17. As one of those noobs I'm glad I don't seem have made as many mistakes as some, but so far... Reached orbit with craft I intended to send out to Minimus before realising I hadn't fitted solar panels. Took off in my vertical launch atmospheric test aircraft (no landing gear researched yet hence the vertical takeoff) before realised I'd forgotten to fit parachutes to get it back down again. Failed to uncover the mystery of the [ and ] required for a rescue mission and asking the question on here. Wondered why my jet powered aircraft went in to an uncontrolled spin at about 20km and spent ages trying to fine tune the centre of mass/lift before realising the wings were stalling. The last one is probably the most embarrassing so far on the grounds that I have a degree in Aeronautical Engineering and several hours solo in gliders I came across KSP via a thread on another forum (Pistonheads) where there seemed to be a several people who just thought if they just went straight up fast enough they should stay there and hadn't figured out how orbiting worked.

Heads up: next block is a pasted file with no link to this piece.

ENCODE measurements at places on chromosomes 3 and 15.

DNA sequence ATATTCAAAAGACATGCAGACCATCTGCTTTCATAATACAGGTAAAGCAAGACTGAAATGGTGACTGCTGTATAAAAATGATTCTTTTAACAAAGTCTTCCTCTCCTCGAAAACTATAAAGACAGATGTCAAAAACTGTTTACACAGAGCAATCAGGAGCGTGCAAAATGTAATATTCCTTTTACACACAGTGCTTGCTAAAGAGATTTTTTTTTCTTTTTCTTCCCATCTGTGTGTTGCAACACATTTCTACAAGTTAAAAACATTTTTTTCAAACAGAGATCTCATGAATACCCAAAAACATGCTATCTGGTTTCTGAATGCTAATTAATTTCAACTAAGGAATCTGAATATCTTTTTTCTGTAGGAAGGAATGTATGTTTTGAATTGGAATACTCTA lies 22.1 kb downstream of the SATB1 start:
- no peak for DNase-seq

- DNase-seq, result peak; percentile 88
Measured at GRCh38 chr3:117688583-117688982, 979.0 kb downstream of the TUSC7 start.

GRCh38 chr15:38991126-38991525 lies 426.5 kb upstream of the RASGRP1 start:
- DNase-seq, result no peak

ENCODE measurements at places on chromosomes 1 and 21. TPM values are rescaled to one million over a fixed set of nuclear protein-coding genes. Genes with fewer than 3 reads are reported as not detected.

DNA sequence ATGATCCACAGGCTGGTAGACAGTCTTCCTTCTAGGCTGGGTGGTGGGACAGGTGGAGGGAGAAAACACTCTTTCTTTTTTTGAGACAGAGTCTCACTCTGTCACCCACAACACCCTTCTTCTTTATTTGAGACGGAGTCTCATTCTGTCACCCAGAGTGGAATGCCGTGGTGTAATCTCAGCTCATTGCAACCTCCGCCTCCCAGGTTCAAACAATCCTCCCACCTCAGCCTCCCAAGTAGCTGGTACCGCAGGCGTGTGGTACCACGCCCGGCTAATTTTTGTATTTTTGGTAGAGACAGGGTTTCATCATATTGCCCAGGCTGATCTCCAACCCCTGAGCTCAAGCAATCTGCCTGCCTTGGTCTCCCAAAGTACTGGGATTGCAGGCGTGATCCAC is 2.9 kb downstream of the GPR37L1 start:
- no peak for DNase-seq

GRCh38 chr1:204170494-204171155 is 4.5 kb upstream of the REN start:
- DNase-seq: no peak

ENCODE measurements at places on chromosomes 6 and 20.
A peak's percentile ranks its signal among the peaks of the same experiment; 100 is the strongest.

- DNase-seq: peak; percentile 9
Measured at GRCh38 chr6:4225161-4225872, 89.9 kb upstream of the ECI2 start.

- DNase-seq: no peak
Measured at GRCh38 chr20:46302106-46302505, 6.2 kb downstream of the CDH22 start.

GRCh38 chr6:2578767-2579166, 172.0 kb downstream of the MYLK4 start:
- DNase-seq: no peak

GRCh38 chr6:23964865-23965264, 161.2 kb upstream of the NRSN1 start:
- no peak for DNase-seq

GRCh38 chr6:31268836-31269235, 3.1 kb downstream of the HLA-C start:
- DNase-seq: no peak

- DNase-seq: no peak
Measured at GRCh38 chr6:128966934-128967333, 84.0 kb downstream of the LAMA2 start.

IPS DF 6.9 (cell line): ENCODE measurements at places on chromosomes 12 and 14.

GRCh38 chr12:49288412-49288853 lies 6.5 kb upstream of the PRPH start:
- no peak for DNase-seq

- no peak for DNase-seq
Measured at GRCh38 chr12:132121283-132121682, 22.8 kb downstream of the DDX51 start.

18. As a noob taking my first tentative steps in to space my exploits seem pretty tame compared to many I read on here, however I'm impressed with Jeb's progress this weekend: Running out of science to do on or around Kerbin Jeb took 3 canisters of goo and a materials lab in to Mun orbit on the very first foray outside Kerbin orbit. This gave enough science to research some important stuff like solar panels and landing struts to enable longer missions. He then went to Minimus on his next mission, and made the first ever powered landing. He chose to do this not because it was hard, but because Scott Manley said it was easy. His payload of 3 canisters of goo and a materials lab again made an important contribution to science. He very nearly lost his life in the name of progress on his next mission, to plant a flag on Mun, and perform vital research on the surface with his with 3 canisters of goo and a materials lab. Landing used more fuel than anticipated, leaving him very short for the return trip. Luckily he had enough doughnuts on board to manage a slightly longer return journey, hitting a highly elliptical orbit around Kerbal and aerobraking through 4 orbits to eventually splash down only a few miles for the space centre. In recognition of his efforts Jeb has been given this evening off but then his task for the rest of the week will be to visit different biomes on Mun and Minimus to conduct further vital research.